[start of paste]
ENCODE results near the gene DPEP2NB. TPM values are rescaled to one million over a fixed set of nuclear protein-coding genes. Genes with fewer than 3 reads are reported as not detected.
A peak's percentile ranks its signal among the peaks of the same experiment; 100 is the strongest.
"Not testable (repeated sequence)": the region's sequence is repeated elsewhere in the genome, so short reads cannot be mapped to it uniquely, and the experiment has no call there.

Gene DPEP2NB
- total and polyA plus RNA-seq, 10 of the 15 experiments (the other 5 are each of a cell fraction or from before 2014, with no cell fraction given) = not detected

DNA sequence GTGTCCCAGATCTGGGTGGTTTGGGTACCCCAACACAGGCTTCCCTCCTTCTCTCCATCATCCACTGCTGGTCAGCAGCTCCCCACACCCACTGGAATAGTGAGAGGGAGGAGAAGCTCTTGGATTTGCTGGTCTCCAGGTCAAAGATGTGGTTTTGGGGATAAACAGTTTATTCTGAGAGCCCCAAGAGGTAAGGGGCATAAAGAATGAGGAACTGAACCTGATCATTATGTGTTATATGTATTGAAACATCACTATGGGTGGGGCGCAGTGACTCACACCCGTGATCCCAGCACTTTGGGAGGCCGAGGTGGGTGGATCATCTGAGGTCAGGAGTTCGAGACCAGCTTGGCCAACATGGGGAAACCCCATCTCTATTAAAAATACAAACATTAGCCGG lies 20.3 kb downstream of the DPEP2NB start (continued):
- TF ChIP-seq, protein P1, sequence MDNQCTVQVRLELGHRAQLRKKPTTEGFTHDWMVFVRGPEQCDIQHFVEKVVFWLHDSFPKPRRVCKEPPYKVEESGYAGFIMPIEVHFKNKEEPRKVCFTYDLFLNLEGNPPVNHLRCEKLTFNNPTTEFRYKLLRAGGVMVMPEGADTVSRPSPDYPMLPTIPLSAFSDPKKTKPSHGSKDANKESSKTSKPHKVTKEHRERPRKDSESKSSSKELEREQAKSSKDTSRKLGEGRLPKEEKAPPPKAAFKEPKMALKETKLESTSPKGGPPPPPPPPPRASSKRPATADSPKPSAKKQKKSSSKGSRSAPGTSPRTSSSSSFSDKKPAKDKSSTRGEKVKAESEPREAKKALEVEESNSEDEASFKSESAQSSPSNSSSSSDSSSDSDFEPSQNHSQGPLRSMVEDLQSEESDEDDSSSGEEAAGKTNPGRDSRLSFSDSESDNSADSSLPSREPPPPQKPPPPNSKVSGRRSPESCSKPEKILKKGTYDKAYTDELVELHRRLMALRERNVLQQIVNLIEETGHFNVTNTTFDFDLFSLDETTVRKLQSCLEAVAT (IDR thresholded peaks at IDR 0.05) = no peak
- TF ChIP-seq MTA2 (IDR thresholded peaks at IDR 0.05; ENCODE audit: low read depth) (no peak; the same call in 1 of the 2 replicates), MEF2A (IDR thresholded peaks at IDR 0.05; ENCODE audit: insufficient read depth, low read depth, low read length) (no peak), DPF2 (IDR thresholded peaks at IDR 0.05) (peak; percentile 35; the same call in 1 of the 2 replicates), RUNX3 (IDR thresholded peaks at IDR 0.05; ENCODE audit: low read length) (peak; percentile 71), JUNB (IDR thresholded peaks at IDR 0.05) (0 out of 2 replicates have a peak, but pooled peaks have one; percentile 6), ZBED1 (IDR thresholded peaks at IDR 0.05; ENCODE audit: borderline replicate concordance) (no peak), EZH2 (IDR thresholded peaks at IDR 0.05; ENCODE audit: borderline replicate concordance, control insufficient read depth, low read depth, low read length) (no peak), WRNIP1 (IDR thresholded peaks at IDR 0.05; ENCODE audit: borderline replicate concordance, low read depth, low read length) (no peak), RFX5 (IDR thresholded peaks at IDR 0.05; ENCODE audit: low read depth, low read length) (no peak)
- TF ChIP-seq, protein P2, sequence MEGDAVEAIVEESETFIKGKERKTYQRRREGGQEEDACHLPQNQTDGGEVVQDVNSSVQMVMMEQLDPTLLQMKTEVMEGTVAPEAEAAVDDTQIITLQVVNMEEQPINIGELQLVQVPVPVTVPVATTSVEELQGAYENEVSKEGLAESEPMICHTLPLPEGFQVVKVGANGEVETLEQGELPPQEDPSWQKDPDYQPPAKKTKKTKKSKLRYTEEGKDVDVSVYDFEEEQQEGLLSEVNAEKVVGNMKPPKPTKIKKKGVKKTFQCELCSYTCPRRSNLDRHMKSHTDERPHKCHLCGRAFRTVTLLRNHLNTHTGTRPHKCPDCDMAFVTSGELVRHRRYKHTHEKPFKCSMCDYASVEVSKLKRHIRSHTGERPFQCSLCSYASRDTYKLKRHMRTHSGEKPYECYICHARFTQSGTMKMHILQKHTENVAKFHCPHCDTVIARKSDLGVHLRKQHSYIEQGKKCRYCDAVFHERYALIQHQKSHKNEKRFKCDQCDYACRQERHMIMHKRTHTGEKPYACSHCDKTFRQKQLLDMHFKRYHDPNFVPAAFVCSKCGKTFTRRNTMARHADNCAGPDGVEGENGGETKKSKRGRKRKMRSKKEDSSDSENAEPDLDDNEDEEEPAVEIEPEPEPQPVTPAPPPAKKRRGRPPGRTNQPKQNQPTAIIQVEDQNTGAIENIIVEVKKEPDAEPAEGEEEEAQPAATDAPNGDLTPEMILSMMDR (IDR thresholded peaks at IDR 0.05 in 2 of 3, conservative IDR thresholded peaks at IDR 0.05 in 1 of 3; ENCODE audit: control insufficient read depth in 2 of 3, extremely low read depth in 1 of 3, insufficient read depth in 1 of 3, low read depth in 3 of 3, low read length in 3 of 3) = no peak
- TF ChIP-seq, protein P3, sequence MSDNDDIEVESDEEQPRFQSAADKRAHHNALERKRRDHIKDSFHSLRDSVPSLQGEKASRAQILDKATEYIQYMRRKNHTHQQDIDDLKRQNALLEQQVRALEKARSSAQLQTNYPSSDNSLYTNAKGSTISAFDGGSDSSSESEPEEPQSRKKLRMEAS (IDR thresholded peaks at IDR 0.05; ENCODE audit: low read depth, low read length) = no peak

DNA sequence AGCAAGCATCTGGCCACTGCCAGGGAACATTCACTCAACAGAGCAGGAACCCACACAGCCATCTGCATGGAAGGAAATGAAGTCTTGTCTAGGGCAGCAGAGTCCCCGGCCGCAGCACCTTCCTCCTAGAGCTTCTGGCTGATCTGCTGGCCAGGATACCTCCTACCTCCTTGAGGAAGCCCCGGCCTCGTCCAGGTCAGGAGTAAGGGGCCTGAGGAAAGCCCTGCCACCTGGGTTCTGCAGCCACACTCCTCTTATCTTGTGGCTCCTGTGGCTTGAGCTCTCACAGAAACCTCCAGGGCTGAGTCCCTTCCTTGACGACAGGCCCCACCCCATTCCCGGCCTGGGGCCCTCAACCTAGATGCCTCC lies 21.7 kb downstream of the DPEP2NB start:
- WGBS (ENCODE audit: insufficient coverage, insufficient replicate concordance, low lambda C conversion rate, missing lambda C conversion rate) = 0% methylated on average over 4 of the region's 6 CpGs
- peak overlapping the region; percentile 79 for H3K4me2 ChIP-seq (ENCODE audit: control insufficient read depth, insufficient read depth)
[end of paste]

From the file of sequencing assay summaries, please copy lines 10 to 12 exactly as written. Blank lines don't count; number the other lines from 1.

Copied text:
- TF ChIP-seq, protein P3, sequence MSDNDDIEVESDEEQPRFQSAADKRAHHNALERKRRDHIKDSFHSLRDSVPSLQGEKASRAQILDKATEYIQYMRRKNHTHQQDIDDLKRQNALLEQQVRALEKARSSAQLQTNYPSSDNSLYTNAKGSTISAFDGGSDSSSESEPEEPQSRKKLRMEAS (IDR thresholded peaks at IDR 0.05; ENCODE audit: low read depth, low read length) = no peak

DNA sequence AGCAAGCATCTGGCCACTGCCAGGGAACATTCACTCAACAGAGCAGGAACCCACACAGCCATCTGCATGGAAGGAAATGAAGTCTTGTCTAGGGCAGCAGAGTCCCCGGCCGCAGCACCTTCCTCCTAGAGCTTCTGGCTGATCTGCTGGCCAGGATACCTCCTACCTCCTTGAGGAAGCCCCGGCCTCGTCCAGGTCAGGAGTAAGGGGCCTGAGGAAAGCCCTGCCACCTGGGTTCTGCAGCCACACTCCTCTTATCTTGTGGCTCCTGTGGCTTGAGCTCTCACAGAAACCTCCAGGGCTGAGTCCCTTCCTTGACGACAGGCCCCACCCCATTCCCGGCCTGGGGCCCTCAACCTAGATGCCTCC lies 21.7 kb downstream of the DPEP2NB start:
- WGBS (ENCODE audit: insufficient coverage, insufficient replicate concordance, low lambda C conversion rate, missing lambda C conversion rate) = 0% methylated on average over 4 of the region's 6 CpGs